to register with Directorate General of Foreign Trade (DGFT) and obtain Importers
Exporters Code (IEC)5. Competition Act, 2002 The government has introduced this
act that aims at promoting competition by restricting anticompetitive practices.
Large businesses must have a good understanding of the competitive act.
e. Foreign Collaboration Procedures For proposals to set up projects with foreign
collaborations require prior government approval. The government authorities such
as Reserve Bank of India (RBI),Foreign Investment Promotion Board (FIPB) and
Project Approval Board are major regulatory bodies for foreign collaborations
including joint ventures abroad.
f.

SEBI Requirement Securities and Exchange Board of INDIA (SEBI) became


active since 1992 with the passing of SEBI Act, 1992. the act empowered SEBI with
necessary powers to regulate the activities connected with marketing of securities &
investments of stock exchanges, merchant banking, portfolio management, stock

brokers and others connected with securities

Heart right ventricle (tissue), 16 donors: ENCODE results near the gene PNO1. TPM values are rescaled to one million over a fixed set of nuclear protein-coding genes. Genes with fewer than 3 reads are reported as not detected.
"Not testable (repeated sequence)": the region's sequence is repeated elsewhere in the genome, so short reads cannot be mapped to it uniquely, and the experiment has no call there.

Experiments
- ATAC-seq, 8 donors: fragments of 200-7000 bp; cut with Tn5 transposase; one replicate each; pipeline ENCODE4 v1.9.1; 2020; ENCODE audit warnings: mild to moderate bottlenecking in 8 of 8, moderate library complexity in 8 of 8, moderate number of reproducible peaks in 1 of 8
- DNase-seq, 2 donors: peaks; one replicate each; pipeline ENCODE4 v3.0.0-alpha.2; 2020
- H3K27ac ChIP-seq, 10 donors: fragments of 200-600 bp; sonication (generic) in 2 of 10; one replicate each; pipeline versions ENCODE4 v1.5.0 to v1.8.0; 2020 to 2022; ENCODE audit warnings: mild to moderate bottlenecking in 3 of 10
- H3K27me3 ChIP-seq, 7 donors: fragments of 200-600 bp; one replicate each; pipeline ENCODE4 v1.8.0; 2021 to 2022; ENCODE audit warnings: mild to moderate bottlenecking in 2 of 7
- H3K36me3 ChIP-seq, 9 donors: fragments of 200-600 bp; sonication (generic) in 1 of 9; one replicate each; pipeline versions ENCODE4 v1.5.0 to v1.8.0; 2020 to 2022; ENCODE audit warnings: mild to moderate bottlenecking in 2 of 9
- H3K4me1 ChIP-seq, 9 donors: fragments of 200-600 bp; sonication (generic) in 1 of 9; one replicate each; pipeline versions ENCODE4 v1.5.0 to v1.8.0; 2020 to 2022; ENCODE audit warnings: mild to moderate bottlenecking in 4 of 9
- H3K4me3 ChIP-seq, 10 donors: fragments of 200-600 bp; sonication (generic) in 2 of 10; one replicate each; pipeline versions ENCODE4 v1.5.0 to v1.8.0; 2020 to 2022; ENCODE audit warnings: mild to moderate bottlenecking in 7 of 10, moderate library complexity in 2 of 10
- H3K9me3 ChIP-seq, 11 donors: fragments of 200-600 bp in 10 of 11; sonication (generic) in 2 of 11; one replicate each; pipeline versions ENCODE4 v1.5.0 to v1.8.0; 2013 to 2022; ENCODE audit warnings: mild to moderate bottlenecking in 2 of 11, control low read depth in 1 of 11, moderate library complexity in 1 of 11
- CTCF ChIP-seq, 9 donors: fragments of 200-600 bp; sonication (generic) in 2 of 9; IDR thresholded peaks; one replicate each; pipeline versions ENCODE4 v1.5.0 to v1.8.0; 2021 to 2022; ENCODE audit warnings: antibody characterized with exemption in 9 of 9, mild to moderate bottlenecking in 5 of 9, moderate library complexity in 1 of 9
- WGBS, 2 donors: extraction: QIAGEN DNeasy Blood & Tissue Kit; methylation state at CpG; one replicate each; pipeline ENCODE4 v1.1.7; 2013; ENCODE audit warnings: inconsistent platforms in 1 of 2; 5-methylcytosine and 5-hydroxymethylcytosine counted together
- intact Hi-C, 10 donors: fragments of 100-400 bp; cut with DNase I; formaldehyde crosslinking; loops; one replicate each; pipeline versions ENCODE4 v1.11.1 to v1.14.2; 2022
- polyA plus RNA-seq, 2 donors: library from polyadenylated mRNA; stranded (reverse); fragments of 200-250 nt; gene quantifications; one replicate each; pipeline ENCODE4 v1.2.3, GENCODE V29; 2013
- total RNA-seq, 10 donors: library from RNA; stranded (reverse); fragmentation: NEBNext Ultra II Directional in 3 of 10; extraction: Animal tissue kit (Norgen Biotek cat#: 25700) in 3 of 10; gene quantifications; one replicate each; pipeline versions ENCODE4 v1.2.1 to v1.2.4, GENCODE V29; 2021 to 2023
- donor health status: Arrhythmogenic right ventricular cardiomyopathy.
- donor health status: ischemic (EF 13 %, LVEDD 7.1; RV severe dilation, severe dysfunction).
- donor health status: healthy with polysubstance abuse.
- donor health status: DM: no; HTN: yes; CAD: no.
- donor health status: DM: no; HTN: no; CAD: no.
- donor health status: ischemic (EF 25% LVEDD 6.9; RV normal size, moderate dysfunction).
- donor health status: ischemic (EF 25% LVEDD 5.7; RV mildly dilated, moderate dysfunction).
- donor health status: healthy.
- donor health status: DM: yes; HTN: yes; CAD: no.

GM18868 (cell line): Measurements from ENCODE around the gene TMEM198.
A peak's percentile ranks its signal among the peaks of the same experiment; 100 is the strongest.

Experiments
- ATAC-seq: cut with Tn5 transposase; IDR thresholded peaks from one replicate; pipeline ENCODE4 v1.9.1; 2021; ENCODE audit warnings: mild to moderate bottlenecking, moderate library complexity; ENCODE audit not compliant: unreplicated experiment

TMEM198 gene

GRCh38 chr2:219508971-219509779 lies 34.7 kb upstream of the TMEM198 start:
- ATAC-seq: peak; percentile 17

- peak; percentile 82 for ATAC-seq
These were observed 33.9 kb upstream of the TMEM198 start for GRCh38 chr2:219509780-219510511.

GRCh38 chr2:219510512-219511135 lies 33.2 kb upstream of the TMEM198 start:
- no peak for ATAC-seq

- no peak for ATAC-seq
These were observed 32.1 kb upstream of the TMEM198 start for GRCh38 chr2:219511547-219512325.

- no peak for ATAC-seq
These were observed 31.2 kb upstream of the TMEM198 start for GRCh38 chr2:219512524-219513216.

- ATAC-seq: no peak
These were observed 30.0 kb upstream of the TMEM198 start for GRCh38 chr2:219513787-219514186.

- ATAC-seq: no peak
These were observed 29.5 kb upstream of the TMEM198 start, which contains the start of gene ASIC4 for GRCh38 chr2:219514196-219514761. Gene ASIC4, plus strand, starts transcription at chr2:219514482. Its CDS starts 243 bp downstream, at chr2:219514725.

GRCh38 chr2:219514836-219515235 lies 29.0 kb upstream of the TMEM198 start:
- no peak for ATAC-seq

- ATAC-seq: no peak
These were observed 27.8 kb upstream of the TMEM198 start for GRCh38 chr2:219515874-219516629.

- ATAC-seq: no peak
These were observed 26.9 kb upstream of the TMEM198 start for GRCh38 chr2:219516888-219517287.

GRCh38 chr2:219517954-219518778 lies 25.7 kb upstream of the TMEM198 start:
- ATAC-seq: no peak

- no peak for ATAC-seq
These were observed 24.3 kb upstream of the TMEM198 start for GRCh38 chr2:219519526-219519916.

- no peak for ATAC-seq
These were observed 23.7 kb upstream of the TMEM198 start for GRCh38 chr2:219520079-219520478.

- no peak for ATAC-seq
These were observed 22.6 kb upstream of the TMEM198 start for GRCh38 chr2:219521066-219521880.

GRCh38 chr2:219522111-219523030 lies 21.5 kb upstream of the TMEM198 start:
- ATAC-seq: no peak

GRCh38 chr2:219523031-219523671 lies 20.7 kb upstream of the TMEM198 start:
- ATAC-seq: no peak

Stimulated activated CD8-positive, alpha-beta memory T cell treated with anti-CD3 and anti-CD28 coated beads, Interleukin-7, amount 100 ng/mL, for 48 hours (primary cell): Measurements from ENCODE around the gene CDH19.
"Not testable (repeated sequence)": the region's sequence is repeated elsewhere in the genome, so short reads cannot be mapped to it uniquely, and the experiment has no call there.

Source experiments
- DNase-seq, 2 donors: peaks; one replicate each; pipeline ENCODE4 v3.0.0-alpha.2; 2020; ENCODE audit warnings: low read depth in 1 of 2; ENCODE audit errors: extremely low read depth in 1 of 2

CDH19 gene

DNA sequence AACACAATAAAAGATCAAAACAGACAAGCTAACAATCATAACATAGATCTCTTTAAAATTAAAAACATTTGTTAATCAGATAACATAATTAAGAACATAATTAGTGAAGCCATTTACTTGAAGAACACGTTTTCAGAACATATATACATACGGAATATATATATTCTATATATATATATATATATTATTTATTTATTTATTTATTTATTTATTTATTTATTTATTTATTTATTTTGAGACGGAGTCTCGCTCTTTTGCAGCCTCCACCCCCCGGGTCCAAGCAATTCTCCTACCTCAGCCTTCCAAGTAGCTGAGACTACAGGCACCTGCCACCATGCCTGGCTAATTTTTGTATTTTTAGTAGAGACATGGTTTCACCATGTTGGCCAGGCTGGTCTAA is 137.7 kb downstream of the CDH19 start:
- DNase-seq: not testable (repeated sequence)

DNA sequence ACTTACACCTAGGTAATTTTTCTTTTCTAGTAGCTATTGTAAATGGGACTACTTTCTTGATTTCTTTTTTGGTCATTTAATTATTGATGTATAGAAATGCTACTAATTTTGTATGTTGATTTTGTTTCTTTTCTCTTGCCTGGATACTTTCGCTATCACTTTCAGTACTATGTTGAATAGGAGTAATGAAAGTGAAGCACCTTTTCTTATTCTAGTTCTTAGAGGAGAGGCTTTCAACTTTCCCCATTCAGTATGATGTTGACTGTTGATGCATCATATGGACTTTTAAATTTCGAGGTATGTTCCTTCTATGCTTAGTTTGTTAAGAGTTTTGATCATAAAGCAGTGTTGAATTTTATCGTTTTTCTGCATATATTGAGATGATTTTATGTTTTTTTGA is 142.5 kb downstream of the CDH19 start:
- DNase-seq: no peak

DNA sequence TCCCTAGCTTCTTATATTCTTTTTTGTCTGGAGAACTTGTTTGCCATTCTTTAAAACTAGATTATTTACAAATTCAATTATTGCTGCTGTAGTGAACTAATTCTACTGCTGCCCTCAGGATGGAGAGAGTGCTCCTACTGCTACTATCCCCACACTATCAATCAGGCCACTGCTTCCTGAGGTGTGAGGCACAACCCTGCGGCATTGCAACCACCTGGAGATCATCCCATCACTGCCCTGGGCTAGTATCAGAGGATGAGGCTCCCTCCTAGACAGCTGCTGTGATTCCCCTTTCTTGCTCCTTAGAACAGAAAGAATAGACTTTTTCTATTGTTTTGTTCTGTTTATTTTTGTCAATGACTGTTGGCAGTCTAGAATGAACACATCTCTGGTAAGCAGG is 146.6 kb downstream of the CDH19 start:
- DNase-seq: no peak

g. Consumer Protection Act, 1986 Business firms must have good knowledge of
consumer protection act, 1986. This act was passed to provide better protection of the
interests of consumers. The act seeks to promote & protect rights of consumers such
as:

(i). The right to be protected against the marketing of goods that are
hazardous to life & property.
(ii). The right to be informed about the quality, quantity, potency, purity
standards and price of goods to protect the consumer against unfair trade
practices.

(iii). The right to be heard & be assured that consumers interests will receive
due consideration. etc.,
h. Pollution Control Requirements the govt. of India has passed several laws relating
to the protection of environment. The business organizations should have a good
knowledge of such laws. To name few of them are as follows: